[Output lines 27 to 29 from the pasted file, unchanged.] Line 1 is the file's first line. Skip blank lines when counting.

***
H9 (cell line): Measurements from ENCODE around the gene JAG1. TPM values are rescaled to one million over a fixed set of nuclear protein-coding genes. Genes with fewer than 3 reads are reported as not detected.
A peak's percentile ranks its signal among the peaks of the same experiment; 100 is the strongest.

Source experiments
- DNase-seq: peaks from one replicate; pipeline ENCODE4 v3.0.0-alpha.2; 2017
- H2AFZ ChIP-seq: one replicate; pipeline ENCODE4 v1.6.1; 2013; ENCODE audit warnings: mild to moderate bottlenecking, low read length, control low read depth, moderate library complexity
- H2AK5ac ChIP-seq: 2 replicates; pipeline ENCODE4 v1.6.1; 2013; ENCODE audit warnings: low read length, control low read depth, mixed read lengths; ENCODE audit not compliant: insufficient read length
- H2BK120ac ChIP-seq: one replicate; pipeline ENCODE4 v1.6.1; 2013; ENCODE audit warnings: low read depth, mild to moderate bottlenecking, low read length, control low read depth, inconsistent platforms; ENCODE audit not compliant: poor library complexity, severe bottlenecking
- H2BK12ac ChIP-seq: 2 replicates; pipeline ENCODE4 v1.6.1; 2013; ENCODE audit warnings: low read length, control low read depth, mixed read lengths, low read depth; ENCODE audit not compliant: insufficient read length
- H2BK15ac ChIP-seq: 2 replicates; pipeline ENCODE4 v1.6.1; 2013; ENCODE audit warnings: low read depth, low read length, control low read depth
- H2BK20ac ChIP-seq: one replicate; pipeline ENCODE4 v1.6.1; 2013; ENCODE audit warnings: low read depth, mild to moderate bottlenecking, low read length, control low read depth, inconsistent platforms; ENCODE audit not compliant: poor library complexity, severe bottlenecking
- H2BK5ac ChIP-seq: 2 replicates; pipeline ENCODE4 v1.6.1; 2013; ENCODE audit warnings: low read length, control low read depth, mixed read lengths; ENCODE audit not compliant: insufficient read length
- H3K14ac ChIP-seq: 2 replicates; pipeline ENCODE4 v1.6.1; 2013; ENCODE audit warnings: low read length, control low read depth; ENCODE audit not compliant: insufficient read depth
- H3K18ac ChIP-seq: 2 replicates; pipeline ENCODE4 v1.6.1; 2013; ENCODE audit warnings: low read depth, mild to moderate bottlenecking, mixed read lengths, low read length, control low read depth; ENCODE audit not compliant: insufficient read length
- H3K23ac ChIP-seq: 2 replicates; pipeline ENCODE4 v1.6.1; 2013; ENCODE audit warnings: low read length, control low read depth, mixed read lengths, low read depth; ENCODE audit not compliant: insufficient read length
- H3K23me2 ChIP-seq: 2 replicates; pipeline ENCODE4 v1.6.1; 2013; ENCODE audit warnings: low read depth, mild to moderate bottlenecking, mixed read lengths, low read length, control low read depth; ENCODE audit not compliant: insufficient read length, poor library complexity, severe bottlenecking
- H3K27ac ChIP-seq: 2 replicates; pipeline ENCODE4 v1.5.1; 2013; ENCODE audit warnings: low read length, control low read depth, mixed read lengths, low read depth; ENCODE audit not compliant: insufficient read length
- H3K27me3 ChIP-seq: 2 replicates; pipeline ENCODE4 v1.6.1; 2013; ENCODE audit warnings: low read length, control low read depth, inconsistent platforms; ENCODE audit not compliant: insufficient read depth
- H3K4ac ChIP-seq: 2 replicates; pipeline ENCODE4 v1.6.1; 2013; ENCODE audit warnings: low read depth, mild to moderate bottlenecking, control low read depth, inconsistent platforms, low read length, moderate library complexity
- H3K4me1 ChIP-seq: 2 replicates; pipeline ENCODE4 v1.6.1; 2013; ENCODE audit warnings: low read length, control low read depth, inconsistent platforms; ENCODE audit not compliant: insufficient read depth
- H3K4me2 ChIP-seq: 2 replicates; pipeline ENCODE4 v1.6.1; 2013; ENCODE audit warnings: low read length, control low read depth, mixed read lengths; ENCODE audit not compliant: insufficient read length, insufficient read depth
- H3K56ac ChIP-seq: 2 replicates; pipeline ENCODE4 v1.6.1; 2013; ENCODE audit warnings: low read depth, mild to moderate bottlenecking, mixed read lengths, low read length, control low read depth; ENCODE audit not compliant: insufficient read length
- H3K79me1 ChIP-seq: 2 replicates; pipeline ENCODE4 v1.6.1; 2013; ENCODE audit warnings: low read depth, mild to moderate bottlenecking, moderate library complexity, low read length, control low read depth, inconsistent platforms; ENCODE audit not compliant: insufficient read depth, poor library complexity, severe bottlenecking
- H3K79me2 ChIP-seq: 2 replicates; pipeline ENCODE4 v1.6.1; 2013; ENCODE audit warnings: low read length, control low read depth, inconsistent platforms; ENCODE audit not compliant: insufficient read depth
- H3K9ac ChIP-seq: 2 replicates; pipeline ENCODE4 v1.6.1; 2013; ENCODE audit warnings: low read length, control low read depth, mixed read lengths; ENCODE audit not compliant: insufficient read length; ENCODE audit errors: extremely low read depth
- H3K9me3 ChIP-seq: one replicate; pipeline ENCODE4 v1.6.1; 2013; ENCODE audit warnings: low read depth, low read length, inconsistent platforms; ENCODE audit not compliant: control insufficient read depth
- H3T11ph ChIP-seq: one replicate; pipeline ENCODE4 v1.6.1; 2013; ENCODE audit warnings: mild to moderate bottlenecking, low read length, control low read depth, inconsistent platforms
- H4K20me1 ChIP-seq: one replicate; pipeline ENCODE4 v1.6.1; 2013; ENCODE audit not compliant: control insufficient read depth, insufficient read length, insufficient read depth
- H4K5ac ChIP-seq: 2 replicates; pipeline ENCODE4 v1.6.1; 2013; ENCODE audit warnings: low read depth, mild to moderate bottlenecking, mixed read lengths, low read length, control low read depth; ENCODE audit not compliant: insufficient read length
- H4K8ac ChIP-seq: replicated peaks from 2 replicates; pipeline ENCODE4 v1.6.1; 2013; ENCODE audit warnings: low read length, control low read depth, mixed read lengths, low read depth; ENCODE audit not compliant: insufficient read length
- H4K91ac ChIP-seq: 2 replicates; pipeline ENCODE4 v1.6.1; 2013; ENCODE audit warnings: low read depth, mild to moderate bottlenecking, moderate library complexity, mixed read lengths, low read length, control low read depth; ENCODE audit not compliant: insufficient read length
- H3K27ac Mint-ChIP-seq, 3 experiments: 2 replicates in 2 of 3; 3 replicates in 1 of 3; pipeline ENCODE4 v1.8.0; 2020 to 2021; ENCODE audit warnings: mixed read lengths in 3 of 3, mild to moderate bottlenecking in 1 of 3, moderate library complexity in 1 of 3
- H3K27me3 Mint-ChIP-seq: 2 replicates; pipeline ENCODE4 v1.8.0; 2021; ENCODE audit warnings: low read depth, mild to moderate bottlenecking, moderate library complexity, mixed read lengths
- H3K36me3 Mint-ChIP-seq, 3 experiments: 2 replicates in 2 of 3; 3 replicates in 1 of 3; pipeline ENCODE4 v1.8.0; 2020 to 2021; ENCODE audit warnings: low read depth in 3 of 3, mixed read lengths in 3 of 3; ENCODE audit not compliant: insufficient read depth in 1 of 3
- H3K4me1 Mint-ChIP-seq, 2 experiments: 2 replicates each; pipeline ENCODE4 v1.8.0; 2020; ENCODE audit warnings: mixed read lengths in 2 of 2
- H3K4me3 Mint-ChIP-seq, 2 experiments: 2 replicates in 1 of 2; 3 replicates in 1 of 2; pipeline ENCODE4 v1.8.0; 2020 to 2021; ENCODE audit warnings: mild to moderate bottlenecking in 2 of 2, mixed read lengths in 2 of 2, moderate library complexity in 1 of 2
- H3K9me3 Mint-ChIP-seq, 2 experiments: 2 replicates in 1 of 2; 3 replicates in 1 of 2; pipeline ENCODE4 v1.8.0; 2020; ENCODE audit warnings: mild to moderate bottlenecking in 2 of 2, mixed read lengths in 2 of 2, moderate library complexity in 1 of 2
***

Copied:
- H4K20me1 ChIP-seq: one replicate; pipeline ENCODE4 v1.6.1; 2013; ENCODE audit not compliant: control insufficient read depth, insufficient read length, insufficient read depth
- H4K5ac ChIP-seq: 2 replicates; pipeline ENCODE4 v1.6.1; 2013; ENCODE audit warnings: low read depth, mild to moderate bottlenecking, mixed read lengths, low read length, control low read depth; ENCODE audit not compliant: insufficient read length
- H4K8ac ChIP-seq: replicated peaks from 2 replicates; pipeline ENCODE4 v1.6.1; 2013; ENCODE audit warnings: low read length, control low read depth, mixed read lengths, low read depth; ENCODE audit not compliant: insufficient read length